What about Joop?
Joop means “kiss,” right?
[laughs] I was totally asking you for confirmation, like, “Right? Right?”
I’m your interviewer and your Thai American resource.
Let me tell you this, not that it’s supposed to be important. Doot was supposed to be Balob’s name, because Balob, to us, kind of looks like a slug, like it’s sucking its way forward as it moves, but then when we came up with Balob, it fit so much better. We still liked Doot [the name] so we gave it [to another character].
Are there good and evil Muddy Cloud characters or are they neutral?
Well, Tada was the first one I created and if I was to give him a personality, he was kind of like the ornery wannabe leader of the pack who wasn’t quite the troublemaker, but he liked causing problems for the other characters. I don’t know if I feel that way anymore but initially that’s what it was supposed to be, for me.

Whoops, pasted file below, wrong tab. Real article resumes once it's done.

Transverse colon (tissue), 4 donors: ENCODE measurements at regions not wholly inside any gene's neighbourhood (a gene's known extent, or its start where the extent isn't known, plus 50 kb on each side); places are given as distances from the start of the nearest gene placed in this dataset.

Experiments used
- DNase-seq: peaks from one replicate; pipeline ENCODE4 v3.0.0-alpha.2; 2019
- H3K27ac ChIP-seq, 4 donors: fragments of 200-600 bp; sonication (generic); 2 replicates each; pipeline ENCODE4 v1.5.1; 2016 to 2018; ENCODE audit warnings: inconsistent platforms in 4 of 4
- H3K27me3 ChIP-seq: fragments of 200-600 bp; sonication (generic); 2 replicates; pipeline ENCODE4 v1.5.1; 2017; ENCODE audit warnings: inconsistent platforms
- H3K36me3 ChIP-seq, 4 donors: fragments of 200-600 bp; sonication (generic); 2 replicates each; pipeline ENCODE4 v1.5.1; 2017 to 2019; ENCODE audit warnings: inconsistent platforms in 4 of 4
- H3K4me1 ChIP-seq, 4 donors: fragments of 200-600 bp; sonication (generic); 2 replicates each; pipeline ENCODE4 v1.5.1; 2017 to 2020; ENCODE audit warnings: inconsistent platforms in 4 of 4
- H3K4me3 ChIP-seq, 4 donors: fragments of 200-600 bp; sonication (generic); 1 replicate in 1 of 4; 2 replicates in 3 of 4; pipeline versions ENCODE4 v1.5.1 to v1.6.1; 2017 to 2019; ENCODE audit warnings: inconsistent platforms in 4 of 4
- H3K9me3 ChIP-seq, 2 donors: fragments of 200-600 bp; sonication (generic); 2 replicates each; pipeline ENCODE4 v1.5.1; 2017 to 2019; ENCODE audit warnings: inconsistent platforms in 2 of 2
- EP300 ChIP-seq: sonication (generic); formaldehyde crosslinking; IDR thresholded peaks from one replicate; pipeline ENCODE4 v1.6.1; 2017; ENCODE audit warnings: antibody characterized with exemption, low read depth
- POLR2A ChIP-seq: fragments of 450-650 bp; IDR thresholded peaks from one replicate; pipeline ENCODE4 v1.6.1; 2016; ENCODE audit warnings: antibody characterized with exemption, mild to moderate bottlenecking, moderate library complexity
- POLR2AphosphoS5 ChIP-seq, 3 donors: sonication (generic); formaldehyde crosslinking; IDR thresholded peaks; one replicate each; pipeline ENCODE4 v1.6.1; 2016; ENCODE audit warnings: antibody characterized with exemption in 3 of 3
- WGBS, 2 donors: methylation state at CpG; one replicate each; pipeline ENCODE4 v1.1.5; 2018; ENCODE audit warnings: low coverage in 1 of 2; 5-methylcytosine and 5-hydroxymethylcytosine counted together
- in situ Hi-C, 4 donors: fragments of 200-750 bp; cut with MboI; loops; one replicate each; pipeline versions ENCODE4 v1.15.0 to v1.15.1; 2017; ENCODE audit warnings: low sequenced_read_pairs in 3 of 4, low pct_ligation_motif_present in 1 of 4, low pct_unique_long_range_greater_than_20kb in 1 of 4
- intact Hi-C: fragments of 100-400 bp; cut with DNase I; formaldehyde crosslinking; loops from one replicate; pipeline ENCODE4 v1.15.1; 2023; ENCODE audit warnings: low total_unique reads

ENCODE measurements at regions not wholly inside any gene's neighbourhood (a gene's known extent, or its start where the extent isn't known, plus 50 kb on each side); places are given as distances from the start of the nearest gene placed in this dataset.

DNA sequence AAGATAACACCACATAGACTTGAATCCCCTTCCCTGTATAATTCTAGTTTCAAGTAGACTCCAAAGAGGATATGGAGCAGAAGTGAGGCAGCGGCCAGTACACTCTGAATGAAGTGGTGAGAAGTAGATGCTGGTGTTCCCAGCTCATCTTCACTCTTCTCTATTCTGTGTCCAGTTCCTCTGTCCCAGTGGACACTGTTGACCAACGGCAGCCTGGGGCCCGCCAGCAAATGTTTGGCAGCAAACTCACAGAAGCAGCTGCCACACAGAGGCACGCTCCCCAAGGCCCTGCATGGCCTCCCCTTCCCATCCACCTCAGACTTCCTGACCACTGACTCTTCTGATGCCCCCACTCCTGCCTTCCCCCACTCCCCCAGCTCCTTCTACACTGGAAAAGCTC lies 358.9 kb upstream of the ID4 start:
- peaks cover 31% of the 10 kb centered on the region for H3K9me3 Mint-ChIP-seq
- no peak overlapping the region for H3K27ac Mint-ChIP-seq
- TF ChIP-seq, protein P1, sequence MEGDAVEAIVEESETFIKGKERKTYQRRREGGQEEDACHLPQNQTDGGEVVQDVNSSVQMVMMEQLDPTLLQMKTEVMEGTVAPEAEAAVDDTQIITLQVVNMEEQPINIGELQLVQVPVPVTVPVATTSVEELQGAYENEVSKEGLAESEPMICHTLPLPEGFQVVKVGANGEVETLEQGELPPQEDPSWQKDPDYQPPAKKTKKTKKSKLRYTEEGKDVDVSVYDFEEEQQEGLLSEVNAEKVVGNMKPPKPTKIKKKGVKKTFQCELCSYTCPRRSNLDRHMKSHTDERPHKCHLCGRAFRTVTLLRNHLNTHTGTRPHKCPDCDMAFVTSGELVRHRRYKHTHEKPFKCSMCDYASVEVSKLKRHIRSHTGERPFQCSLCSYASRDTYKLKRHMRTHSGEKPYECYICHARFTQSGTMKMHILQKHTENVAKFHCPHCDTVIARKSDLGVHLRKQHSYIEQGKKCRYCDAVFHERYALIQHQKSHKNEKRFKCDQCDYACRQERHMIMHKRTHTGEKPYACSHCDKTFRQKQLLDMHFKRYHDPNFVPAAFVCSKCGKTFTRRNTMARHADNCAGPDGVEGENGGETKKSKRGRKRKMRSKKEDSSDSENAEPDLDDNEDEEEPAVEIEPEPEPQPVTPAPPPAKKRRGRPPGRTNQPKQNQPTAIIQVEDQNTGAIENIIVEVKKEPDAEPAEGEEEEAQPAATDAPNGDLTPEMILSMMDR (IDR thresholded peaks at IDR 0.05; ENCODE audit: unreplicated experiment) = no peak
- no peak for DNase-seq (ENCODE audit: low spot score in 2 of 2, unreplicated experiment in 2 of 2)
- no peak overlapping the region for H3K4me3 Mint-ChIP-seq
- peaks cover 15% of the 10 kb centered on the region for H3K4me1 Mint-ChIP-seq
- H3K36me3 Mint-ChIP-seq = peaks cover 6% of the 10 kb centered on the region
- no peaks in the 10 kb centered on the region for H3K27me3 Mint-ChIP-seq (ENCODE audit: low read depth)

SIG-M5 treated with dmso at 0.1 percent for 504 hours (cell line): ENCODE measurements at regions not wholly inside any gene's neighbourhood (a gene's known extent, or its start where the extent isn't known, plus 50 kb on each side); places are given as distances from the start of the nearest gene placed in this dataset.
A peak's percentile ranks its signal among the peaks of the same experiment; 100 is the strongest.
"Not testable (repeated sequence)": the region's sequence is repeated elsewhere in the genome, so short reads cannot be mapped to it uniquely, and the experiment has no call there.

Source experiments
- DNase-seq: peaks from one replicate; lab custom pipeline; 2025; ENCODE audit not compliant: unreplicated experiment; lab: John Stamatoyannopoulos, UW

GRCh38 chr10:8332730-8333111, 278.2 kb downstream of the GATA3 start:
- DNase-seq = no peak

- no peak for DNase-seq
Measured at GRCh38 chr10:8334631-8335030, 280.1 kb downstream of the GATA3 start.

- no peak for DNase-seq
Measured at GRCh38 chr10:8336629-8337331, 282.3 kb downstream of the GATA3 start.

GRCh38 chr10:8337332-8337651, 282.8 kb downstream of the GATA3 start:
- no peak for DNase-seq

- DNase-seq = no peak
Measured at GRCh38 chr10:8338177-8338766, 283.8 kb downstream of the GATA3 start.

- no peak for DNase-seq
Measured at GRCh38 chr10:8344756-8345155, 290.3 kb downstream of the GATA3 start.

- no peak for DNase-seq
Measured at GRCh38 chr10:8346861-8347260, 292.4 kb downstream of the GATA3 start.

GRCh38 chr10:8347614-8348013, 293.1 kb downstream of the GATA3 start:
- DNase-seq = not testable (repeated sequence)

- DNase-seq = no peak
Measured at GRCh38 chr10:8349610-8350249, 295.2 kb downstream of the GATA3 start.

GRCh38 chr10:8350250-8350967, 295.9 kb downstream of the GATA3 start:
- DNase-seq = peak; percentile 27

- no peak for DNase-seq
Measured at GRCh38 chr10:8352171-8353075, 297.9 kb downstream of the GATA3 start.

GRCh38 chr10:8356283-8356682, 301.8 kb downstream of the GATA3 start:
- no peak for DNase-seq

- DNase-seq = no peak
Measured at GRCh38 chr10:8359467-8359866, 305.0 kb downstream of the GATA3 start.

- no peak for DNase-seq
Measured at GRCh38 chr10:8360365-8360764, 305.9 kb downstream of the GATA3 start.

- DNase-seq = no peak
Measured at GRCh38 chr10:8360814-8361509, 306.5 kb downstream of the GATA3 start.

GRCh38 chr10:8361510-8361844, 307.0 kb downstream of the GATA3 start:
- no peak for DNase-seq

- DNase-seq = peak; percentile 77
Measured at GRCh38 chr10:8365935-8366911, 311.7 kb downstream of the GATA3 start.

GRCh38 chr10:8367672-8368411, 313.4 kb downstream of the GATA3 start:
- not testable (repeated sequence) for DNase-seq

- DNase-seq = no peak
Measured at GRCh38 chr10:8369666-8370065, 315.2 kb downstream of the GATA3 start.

How do you think you saw his ornery nature from his shape and color?
With his bent ears, he was kind of like the speedy character that was kind of crooked, a little sneaky.
What about gender?
I don’t see gender anymore in them. Because I’ve heard so many different opinions about what each one is, I don’t really associate gender with any of them anymore. None of the names are really gender-specific either.
Do you, in your mind, have a story about how all of them relate to each other? Are some friends?
Yeah, I always see Beep being the odd guy out, Balob being the silent superstar, Doot being the shy guy. He’s the littlest one. He’s a little bit shy. His face might look like -- he might be a little unsure of himself. And Joop is kind of the tall studious geek -- I don’t know [laughs].
Do you ever see your own experiences reflected in a Muddy Cloud character?
No, not yet. I think everyday life is too rough. Muddy Cloud is just easy-going, happy-go-lucky, and real life isn’t always like that, I guess, right?